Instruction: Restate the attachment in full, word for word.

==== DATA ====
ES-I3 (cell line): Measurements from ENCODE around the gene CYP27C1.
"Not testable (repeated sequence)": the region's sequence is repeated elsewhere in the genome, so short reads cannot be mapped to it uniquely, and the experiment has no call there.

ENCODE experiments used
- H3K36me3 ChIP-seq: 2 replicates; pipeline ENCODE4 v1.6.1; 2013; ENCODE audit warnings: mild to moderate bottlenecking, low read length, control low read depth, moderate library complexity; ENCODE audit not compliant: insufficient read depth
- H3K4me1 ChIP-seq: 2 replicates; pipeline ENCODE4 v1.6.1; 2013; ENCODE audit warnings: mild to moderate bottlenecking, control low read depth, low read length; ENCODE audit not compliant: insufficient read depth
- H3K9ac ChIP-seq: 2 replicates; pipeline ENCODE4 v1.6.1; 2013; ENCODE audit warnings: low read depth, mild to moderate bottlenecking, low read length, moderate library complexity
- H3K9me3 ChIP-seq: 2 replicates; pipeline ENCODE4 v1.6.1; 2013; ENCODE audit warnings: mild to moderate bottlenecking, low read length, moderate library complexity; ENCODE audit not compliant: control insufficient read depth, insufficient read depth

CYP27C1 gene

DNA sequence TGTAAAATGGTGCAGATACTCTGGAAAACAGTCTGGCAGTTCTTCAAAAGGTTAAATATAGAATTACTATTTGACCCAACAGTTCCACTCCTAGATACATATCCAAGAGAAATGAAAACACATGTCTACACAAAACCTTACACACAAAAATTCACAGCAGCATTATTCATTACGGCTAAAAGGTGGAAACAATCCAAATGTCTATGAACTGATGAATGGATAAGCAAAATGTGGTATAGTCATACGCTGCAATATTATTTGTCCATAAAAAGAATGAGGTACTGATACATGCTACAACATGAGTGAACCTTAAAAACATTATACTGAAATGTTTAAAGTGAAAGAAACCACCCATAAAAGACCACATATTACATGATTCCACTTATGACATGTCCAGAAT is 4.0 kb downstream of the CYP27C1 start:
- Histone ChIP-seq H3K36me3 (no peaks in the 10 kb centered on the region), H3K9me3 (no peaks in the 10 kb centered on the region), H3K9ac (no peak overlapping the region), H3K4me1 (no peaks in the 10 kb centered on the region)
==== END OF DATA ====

ES-I3 (cell line): Measurements from ENCODE around the gene CYP27C1.
"Not testable (repeated sequence)": the region's sequence is repeated elsewhere in the genome, so short reads cannot be mapped to it uniquely, and the experiment has no call there.

ENCODE experiments used
- H3K36me3 ChIP-seq: 2 replicates; pipeline ENCODE4 v1.6.1; 2013; ENCODE audit warnings: mild to moderate bottlenecking, low read length, control low read depth, moderate library complexity; ENCODE audit not compliant: insufficient read depth
- H3K4me1 ChIP-seq: 2 replicates; pipeline ENCODE4 v1.6.1; 2013; ENCODE audit warnings: mild to moderate bottlenecking, control low read depth, low read length; ENCODE audit not compliant: insufficient read depth
- H3K9ac ChIP-seq: 2 replicates; pipeline ENCODE4 v1.6.1; 2013; ENCODE audit warnings: low read depth, mild to moderate bottlenecking, low read length, moderate library complexity
- H3K9me3 ChIP-seq: 2 replicates; pipeline ENCODE4 v1.6.1; 2013; ENCODE audit warnings: mild to moderate bottlenecking, low read length, moderate library complexity; ENCODE audit not compliant: control insufficient read depth, insufficient read depth

CYP27C1 gene

DNA sequence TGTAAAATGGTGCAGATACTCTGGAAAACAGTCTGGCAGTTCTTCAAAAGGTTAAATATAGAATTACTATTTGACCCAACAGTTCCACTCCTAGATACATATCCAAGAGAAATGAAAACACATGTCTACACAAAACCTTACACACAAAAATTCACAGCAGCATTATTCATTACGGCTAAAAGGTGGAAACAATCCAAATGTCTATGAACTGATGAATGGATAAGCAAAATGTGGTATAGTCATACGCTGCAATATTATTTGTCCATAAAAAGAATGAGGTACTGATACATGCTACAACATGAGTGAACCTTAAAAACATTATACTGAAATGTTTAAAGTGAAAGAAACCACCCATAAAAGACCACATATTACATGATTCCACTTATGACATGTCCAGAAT is 4.0 kb downstream of the CYP27C1 start:
- Histone ChIP-seq H3K36me3 (no peaks in the 10 kb centered on the region), H3K9me3 (no peaks in the 10 kb centered on the region), H3K9ac (no peak overlapping the region), H3K4me1 (no peaks in the 10 kb centered on the region)